"After that night," I say. "I designed plans to buy souls from politicians, railroad tycoons, baseball players, bootleggers, movie stars, and especially stock speculators. I pitched a great plan to the Nazis, but they told me they could do it on their own. It looks like they did. I thought I could make a killing on rock stars, but the Beatles succeeded on pure talent alone. Then came the Rolling Stones, the Who, Cream and Led Zepplin. They destroyed me. Jimi Hendrix just laughed in my face and told me to go to Hell. Then The Exorcist reduced the supernatural to a can of split pea soup. Business died. After that, nobody believed in me, nobody wanted to make a deal anymore. The only ones who still believed, the only ones left, were the bluesmen, guys like Cornelius and Tim and Chitlin Johnny.

"Oh, Chitlin Johnny!" I shout, standing up and pacing around in the road. "He walked out one moonlit night in the spring of 1953. He wasn't like the others. He was older for one thing. Most of the guys who came to me were in their twenties. Johnny was sixty. He didn't come out of desperation to play blues to salve people's souls. He came because he was dying. His wife died of cancer, his son was lynched, and Johnny had just lost his job as the best cook in Jackson because of his bad heart. Johnny already had talent. He wanted some fame. He just wanted to go out with style and recognition. Who doesn't? I do, too.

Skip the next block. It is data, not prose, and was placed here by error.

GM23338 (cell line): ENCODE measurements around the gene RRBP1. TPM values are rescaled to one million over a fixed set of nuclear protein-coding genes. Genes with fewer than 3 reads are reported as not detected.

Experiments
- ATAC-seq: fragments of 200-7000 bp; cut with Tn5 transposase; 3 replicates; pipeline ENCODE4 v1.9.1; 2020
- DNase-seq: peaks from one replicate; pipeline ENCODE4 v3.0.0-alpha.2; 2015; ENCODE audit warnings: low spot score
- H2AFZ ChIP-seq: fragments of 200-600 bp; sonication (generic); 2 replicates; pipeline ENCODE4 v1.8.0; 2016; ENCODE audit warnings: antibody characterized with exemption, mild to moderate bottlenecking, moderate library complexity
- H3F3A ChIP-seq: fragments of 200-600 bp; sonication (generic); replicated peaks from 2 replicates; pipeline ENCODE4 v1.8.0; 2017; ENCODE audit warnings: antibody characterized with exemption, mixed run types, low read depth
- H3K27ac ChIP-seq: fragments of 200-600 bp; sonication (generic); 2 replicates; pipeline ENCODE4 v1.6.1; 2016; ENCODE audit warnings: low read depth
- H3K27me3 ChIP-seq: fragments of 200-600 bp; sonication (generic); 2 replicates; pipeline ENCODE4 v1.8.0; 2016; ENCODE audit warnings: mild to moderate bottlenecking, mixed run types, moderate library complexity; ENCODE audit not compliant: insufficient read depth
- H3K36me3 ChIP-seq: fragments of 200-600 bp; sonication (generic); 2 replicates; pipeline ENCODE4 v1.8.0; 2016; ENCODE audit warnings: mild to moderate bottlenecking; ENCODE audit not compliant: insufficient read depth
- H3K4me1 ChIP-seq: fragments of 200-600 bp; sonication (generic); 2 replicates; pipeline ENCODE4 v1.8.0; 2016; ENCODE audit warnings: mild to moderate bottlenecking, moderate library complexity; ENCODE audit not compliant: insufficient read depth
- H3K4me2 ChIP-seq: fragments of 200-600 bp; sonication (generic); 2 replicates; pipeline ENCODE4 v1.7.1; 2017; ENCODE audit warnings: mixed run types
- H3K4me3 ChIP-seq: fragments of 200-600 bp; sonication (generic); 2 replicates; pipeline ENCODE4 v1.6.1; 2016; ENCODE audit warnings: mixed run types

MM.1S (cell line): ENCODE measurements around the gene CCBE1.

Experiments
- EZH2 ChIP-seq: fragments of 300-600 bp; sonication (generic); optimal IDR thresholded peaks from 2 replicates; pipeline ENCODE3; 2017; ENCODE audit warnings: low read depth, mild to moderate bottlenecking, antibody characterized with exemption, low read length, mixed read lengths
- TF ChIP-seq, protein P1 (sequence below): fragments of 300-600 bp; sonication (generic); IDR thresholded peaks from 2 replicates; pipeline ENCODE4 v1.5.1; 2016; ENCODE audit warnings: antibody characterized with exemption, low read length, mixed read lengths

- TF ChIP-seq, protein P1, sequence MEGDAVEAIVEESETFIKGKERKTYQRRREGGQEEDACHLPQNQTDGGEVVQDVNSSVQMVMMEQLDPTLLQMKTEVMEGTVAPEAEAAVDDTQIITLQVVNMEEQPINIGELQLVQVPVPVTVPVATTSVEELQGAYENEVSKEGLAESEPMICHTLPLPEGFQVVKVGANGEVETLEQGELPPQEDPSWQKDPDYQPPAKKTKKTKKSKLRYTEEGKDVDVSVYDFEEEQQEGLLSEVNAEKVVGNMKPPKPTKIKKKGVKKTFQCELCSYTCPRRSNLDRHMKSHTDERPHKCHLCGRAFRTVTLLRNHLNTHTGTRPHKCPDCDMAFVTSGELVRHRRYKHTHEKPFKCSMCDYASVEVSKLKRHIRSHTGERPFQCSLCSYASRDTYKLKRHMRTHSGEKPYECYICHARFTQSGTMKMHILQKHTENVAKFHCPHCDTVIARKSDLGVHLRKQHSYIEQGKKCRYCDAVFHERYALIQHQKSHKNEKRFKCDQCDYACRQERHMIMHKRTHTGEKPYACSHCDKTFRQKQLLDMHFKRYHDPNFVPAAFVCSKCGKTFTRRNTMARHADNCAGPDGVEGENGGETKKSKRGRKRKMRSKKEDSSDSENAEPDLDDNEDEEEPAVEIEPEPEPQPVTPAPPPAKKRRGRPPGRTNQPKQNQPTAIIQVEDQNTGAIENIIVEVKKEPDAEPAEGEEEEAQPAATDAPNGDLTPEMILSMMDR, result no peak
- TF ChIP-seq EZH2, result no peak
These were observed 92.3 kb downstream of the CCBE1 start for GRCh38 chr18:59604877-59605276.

"I knew Chitlin Johnny was different when he handed me his guitar. That was the first twelve string I'd ever touched. It took me twenty minutes to tune it. As I tuned it, Johnny watched me, a doubting scowl on his dark face. He wore a suit that must have cost him all his severance pay, and looked at me as if I were a beginner trying to pluck 'Twinkle, Twinkle, Little Star.' Then, I strummed Muddy Water's 'I Just Can't Be Satisfied.' Please tell me you know who Muddy Waters was!" I look at Luanne. She nods. I continue, "I felt bad for Johnny, living in a Hell I didn't make, so when I handed the guitar back to him, I closed my eyes. That negated the contract, but I didn't tell him that.

"Chitlin Johnny had enough. He jerked the guitar out of my hand and snapped 'That ain't how you play it, old son.' Then he played 'Terraplane Blues' by Robert Johnson, using a Western Auto pocketknife as a slide. Could that man play! People don't get blues. The singer isn't just saying 'I feel your pain.' He's saying 'I've walked in your shoes, so let me take them off your feet and massage that pain right out.' Chitlin Johnny took it to a new level that night at Stovall's. For a few minutes, he made me forget that I got kicked out of Heaven for telling the Boy Scout to screw himself. For that one night, it felt great to be alive.

"I followed Chitlin Johnny around after that, listening to every performance, every song, joining in with the crowd as he took their pain, and mine, away. I made sure the crowd paid him well, too. Of course, the next morning, all my pain came crashing back on me and I had an even worse mad against all these damn humans. Then I'd get drunk again and screw ten more women."

"You screwed ten women in one night?" Luanne asks through a gasp.

"Well, of course. I am Lucifer after all," I say.

"When are you gonna screw me?" she whines.

"In a few minutes. My client is almost here."

"But I want to get laid now!"